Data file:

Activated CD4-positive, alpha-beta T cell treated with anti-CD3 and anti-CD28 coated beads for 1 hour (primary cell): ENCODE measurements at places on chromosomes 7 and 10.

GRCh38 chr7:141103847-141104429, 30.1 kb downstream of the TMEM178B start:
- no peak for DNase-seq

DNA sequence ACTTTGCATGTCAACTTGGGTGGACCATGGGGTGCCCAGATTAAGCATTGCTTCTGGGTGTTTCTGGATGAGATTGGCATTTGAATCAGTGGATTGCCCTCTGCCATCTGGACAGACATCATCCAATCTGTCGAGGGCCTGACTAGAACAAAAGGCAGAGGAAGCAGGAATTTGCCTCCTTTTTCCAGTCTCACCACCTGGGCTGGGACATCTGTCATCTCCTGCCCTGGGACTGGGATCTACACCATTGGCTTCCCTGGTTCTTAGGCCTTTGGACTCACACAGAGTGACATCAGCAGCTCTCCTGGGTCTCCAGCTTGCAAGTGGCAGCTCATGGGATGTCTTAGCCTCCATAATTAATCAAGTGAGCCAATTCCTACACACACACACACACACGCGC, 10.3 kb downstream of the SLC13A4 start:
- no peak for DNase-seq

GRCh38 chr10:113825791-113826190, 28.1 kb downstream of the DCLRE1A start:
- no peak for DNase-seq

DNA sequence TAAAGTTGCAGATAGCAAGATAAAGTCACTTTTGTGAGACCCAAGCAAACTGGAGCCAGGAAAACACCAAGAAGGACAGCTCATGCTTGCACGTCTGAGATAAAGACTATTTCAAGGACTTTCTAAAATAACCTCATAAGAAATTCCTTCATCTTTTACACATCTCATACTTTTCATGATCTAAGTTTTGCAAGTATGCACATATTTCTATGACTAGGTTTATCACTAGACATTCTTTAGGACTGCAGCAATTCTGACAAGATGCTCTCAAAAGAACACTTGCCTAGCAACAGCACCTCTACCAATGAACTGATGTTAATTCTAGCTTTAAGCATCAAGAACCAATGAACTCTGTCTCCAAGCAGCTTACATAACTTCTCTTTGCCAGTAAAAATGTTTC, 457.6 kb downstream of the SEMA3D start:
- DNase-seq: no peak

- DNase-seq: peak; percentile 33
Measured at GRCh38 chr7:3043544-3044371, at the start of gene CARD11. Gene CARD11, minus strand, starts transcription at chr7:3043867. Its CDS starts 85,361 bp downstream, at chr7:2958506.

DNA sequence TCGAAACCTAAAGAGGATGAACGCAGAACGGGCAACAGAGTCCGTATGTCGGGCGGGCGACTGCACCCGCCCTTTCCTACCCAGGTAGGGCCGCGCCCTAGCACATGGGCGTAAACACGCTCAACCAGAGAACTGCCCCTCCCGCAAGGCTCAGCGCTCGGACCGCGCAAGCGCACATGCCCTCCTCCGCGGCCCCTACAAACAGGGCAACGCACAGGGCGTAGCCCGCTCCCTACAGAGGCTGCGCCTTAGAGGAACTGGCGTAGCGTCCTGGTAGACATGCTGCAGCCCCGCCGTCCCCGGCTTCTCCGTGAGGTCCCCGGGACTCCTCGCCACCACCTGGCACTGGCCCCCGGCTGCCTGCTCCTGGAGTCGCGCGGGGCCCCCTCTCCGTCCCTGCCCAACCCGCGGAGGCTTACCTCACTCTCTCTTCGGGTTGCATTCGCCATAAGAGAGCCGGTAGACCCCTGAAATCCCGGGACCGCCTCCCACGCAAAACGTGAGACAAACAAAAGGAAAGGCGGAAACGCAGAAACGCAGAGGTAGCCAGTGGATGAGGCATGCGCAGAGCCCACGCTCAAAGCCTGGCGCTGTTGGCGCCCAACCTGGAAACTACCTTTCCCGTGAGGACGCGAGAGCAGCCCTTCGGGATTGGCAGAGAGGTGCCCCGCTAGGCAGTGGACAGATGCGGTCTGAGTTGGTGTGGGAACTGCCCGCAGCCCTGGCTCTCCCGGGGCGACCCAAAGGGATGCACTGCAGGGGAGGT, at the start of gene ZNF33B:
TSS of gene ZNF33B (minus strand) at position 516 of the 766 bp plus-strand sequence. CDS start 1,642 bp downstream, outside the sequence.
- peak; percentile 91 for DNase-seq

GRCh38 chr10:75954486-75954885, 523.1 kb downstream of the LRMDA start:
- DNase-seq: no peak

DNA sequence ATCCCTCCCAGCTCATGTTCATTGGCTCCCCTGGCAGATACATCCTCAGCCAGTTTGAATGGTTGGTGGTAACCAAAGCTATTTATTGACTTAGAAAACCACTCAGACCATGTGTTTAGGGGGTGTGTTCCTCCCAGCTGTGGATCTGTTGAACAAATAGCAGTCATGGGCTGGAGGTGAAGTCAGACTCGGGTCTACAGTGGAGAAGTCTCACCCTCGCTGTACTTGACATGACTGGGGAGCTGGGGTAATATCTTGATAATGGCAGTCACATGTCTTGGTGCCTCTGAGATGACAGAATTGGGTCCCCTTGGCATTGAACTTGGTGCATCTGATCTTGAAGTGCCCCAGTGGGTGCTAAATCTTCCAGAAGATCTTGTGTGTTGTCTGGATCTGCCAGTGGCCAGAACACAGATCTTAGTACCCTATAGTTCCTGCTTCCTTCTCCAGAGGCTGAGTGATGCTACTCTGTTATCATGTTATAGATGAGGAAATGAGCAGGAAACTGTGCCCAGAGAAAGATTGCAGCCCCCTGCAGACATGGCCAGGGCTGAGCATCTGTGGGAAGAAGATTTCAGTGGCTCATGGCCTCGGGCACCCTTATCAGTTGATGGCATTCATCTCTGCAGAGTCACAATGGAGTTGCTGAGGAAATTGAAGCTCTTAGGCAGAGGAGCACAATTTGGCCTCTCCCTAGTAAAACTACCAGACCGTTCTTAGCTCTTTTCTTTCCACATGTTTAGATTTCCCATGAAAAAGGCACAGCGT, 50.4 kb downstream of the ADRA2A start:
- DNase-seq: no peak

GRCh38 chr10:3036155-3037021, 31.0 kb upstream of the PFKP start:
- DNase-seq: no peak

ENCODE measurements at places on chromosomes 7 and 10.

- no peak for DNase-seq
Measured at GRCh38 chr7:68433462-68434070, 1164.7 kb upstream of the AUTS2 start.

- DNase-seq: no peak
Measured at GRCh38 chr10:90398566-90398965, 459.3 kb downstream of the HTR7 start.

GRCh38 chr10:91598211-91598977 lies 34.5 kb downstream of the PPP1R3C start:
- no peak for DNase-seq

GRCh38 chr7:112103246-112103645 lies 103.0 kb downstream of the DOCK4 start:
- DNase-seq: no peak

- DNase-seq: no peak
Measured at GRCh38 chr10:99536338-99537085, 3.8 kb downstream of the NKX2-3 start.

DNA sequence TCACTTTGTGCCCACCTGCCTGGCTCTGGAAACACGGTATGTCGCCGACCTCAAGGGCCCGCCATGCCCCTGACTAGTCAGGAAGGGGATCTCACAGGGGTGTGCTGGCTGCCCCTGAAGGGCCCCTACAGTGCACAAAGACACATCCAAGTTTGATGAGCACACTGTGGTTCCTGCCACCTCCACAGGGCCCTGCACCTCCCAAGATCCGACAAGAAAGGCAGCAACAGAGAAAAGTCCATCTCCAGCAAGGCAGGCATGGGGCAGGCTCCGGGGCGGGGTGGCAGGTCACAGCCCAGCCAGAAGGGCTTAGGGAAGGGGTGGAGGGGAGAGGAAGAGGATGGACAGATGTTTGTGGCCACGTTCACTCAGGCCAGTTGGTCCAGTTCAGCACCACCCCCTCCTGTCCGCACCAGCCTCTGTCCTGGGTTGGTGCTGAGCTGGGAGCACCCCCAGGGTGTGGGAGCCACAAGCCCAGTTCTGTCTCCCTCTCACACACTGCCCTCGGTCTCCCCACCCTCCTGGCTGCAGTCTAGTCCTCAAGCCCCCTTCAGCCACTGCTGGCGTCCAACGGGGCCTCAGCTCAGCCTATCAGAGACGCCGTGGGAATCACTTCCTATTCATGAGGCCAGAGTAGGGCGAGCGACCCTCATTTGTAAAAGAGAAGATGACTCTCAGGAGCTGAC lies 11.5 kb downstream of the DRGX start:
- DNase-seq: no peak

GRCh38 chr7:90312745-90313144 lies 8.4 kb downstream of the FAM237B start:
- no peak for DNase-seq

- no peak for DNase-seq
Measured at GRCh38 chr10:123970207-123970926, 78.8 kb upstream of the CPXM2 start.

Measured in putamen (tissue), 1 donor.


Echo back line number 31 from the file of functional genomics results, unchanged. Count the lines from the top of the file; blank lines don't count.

Measured at GRCh38 chr10:99536338-99537085, 3.8 kb downstream of the NKX2-3 start.